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Amaryllis Publishing House
|Number of Pages||416 Pages|
History & Politics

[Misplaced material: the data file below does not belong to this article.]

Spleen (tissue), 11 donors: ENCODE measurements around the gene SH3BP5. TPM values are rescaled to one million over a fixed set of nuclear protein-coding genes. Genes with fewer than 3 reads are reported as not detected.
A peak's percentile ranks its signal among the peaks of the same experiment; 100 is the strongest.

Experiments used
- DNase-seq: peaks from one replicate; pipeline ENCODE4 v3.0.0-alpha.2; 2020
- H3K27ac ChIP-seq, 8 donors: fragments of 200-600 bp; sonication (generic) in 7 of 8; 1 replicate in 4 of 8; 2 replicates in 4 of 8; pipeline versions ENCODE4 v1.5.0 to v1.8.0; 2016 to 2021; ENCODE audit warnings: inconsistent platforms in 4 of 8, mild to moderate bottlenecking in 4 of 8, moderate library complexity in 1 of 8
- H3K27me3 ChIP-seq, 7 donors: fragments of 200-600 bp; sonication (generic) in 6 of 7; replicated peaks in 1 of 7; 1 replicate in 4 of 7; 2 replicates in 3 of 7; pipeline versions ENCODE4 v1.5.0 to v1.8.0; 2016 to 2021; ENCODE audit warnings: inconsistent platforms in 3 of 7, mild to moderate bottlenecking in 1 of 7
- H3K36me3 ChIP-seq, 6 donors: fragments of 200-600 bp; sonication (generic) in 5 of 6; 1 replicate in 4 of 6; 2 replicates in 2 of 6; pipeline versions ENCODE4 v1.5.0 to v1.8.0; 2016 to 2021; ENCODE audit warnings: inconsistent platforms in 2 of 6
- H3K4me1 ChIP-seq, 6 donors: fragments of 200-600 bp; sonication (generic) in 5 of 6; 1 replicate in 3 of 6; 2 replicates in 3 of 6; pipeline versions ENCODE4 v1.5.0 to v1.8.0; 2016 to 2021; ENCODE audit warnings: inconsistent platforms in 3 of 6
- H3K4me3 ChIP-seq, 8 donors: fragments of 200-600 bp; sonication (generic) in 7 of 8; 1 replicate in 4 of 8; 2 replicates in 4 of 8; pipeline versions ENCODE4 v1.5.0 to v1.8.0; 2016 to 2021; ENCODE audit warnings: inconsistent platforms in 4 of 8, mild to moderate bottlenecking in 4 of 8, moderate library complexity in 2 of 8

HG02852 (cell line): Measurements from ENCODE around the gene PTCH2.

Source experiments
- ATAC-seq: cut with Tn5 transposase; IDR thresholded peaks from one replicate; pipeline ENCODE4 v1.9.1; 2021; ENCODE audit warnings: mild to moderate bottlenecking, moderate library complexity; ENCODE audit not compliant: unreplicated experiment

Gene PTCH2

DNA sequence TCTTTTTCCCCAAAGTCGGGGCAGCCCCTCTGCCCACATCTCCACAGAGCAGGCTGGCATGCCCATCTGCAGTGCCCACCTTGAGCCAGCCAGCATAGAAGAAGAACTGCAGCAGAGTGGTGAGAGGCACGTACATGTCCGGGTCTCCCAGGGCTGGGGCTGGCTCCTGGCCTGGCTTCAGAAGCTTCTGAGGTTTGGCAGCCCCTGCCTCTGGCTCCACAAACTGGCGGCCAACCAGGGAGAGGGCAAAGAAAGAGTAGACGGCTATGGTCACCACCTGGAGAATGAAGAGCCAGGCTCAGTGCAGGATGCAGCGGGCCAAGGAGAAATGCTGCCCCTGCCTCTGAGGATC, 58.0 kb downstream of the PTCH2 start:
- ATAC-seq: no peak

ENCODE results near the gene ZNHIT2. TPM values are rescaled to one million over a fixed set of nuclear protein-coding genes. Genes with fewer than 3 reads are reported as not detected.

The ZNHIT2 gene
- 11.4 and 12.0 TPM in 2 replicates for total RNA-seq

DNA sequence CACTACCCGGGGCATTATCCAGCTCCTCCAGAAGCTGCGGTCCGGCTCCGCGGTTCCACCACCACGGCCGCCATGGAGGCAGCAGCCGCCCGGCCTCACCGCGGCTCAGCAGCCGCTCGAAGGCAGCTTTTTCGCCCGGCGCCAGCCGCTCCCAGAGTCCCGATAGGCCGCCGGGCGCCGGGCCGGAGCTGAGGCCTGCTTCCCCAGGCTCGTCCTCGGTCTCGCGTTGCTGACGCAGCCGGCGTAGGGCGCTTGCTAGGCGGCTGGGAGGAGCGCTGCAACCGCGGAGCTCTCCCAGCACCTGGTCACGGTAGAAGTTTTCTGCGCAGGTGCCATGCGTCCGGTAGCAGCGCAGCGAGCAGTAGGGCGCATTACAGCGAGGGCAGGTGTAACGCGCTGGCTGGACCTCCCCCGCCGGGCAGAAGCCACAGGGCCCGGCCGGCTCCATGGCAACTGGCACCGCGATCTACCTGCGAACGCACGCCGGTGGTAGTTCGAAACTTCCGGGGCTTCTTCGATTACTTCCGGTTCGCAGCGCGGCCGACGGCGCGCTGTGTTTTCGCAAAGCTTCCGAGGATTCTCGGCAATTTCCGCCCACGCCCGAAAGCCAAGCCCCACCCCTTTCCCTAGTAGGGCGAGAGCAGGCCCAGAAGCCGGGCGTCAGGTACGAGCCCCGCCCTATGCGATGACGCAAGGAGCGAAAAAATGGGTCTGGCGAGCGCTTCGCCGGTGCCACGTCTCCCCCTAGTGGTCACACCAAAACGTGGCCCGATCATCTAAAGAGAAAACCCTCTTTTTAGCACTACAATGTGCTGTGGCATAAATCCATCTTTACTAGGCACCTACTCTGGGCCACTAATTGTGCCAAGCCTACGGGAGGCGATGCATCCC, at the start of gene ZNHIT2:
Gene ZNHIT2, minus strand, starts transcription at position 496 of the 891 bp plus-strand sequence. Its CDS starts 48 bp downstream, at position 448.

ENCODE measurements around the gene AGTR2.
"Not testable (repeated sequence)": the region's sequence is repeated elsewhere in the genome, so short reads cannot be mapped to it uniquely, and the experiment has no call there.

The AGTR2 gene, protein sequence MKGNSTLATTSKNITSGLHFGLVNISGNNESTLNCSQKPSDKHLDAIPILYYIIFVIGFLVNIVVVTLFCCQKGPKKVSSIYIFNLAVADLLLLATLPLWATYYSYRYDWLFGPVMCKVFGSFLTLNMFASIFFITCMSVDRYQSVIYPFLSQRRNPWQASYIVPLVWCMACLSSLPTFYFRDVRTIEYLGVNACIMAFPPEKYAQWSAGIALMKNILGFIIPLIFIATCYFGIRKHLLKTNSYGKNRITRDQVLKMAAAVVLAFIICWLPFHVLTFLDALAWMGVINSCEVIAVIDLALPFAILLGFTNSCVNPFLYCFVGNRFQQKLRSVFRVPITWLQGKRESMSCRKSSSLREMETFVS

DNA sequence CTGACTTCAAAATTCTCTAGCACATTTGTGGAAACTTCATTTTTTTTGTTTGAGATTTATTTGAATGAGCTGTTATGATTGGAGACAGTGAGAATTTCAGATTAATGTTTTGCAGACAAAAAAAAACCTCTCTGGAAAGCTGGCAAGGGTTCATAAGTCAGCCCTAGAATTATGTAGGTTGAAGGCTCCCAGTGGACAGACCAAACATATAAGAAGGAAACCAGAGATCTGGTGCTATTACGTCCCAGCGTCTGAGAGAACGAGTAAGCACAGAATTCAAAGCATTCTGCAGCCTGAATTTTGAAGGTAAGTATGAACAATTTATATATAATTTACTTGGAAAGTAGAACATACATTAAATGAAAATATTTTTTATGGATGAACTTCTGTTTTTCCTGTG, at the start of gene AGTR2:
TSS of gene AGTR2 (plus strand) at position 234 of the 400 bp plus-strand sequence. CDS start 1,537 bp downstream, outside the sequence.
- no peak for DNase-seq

India Today is almost completely unrecognizable from what it was the eve of is the colonial conquest. A sovereign nation, with a teeming, industrious population, it is an economic powerhouse and the worlds largest democracy. The question is how did it get to where it is now? Covering the period from 1800 to 1950, this study of about a dozen makers of modern India is a valuable addition to India's cultural and intellectual history. More specifically, it shows how through the very act of writing often in English, Indian society was radically reconfigured. Writing itself became endowed with a charismatic authority, which continued to influence generations, long after the author's death. By examining the life and works of the makers of contemporary India, this study assesses their relationship with British colonialism and Indian traditions. Through debate, dialog, conflict, confrontation and reconciliation, India struggled not only with the British colonialism, but also with itself and its own past, thus giving rise to a uniquely Indian version of liberalism and modernity. The religious and social reforms that laid the groundwork for the modern sub-continental state were proposed and advocated in English by prominent native voices. Merging culture, politics, language and literature, this path breaking volume adds considerably to our understanding of nation that locks set to achieve greater heights in the coming decades.